AstraZeneca has assured the safety of its COVID-19 vaccine.
In a statement dated March 14, the company said safety is of paramount importance and the company is continually monitoring the safety of its vaccine.
This, following a recent concern raised around thrombotic events.
“AstraZeneca would like to offer its reassurance on the safety of its COVID-19 vaccine based on clear scientific evidence,” it said.
The company said a careful review of all available safety data of more than 17 million people vaccinated in the European Union (EU) and UK with COVID-19 Vaccine (ChAdOx1-S [recombinant) (COVID-19 Vaccine AstraZeneca) COVAX Supply has shown “no evidence of an increased risk of pulmonary embolism, deep vein thrombosis (DVT) or thrombocytopenia, in any defined age group, gender, batch or in any particular country.” “So far across the EU and UK, there have been 15 events of DVT and 22 events of pulmonary embolism reported among those given the vaccine, based on the number of cases the company has received as of March 8,” it said.
AstraZeneca said this is much lower than would be expected to occur naturally in a general population of this size and is similar across other licensed COVID-19 vaccines.
“Furthermore, in clinical trials, even though the number of thrombotic events was small, these were lower in the vaccinated group. There has also been no evidence of increased bleeding in over 60,000 participants enrolled,” it said.
Ann Taylor, Chief Medical Officer, said: “Around 17 million people in the EU and UK have now received our vaccine, and the number of cases of blood clots reported in this group is lower than the hundreds of cases that would be expected among the general population. The nature of the pandemic has led to increased attention in individual cases and we are going beyond the standard practices for safety monitoring of licensed medicines in reporting vaccine events, to ensure public safety.”
In terms of quality, AstraZeneca said, there are also “no confirmed issues related to any batch of our vaccine used across Europe, or the rest of the world.”
It added:”Additional testing has, and is, being conducted by ourselves and independently by European health authorities and none of these re tests have shown cause for concern.”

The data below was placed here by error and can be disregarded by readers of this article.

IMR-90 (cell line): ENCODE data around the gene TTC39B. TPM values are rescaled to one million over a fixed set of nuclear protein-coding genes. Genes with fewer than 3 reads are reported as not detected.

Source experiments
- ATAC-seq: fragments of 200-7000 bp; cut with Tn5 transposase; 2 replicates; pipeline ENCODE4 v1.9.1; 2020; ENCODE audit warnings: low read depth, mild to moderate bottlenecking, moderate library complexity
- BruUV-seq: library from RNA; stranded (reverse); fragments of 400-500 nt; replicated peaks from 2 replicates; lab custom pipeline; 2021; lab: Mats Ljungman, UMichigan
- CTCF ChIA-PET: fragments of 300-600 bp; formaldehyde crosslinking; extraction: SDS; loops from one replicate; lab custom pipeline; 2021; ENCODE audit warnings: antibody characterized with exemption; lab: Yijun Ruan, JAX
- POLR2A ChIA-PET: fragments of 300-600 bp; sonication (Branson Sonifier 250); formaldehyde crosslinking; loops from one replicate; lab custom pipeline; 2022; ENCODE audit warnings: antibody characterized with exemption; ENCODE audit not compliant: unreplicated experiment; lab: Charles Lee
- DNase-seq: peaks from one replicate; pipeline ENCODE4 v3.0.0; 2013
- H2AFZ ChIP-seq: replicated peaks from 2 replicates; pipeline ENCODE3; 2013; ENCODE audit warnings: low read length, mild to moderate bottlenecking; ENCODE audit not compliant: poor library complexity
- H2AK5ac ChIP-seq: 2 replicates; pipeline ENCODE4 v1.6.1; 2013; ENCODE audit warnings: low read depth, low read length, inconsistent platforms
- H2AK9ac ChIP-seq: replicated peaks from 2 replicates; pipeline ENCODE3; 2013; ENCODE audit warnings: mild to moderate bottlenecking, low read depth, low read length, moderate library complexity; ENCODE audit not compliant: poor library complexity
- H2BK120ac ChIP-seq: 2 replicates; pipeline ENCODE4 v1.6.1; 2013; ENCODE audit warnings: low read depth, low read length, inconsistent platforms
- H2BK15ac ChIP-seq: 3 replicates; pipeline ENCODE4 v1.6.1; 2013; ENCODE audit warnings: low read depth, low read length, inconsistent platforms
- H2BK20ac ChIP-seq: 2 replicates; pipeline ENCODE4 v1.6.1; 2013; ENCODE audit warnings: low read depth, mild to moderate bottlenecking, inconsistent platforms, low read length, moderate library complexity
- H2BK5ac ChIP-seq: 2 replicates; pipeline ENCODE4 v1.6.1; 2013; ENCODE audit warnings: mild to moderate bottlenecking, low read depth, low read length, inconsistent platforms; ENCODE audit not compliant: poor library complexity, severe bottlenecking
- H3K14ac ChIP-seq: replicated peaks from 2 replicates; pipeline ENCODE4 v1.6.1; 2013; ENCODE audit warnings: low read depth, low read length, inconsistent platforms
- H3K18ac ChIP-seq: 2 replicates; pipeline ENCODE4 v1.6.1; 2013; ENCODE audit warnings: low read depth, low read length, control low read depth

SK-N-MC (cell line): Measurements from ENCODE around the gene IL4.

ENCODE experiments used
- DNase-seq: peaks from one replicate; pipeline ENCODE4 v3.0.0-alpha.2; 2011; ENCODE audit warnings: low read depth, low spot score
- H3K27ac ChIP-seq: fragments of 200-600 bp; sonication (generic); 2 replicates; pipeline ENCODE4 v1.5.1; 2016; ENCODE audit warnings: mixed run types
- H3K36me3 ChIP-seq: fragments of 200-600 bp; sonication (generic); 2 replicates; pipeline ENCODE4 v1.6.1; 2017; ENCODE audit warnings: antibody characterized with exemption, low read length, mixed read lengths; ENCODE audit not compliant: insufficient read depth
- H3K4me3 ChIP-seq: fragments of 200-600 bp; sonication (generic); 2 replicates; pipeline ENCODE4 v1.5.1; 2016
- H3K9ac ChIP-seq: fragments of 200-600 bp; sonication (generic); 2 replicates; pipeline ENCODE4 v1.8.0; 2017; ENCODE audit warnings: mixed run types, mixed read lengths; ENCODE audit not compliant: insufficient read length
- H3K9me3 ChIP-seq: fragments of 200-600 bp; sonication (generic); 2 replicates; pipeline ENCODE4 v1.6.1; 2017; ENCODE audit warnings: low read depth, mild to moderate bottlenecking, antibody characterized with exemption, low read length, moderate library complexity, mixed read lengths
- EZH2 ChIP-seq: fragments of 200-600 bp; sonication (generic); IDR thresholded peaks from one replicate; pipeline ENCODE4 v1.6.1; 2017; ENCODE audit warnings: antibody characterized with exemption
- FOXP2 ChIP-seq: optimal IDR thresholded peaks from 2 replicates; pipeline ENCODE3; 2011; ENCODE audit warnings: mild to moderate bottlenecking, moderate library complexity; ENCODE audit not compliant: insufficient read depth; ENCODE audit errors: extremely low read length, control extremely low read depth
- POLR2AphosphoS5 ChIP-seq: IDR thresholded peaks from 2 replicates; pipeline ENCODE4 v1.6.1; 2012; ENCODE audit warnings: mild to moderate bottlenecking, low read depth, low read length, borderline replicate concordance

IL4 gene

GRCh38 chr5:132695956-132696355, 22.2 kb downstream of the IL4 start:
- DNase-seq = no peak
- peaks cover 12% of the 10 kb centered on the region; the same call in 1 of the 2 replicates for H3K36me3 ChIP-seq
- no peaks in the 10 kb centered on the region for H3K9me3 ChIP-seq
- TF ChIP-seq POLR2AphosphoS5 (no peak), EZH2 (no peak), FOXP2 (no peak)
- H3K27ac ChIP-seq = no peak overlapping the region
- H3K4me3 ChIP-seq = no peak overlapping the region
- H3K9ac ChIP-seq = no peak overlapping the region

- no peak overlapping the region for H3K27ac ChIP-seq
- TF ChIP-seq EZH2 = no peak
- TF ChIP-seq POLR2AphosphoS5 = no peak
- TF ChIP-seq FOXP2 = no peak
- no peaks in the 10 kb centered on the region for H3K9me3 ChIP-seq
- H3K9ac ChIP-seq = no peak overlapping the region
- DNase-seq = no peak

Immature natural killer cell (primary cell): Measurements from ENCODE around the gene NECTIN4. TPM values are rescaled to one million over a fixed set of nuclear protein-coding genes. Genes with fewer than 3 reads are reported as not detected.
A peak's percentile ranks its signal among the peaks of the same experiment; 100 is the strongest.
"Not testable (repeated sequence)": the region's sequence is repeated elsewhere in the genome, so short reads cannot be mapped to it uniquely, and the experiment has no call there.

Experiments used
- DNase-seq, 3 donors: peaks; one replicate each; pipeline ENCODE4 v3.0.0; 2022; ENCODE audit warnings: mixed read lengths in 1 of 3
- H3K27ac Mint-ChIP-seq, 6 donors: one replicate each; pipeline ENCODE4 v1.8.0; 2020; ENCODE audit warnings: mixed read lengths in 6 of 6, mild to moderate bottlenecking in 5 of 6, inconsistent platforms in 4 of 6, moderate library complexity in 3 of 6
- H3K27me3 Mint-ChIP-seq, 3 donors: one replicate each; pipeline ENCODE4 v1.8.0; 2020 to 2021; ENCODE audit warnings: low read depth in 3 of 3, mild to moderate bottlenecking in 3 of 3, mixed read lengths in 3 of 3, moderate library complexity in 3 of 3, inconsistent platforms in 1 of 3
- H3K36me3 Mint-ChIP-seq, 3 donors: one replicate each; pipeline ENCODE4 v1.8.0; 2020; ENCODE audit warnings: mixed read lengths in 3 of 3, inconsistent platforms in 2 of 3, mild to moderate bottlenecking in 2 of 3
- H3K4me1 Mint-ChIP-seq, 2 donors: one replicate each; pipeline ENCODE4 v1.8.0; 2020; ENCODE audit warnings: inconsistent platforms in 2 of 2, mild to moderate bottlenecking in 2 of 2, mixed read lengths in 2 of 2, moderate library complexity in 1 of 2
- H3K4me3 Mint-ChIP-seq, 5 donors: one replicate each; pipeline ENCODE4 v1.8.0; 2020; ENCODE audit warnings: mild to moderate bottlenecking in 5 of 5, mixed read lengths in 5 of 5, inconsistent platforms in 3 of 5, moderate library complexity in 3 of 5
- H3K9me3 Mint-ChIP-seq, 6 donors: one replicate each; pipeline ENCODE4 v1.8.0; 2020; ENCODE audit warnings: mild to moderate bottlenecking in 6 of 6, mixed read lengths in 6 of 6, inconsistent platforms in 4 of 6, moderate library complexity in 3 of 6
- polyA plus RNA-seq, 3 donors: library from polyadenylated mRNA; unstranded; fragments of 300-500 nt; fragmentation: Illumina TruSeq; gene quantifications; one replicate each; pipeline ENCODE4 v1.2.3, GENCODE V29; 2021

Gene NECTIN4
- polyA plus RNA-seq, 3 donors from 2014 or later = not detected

“During the production of the vaccine more than 60 quality tests are conducted by AstraZeneca, its partners and by more than 20 independent testing laboratories. All tests need to meet stringent criteria for quality control and this data is submitted to regulators within each country or region for independent review before any batch can be released to countries,” the company said.
It stressed that the safety of the public will always come first. AstraZeneca said the company is keeping the issue under close review but “available evidence does not confirm that the vaccine is the cause.”
On March 12, the Department of Health and the Food and Drug Administration said there is no reason to halt AstraZeneca vaccination in the country.
“The DOH and FDA are aware that a few countries in the European Union have recently paused their vaccination campaign with COVID-19 vaccine AstraZeneca following reports of blood clots in people who received the vaccine,” read their joint statement.
“This has been decided as a precautionary measure, while they conduct a full investigation to determine causality between the vaccination and the reported adverse events following immunization,” it further read.
“Moreover, the European Medicine Authority (EMA) has also emphasized that there is currently no indication that vaccination has caused these conditions, which are not listed as side effects with this vaccine, saying, the position of EMA’s safety committee PRAC is that the vaccine’s benefits continue to outweigh its risks and the vaccine can continue to be administered while investigation of cases of thromboembolic events is ongoing. PRAC is already reviewing all cases of thromboembolic events, and other conditions related to blood clots, reported post-vaccination with COVID-19 Vaccine AstraZeneca,” the statement read.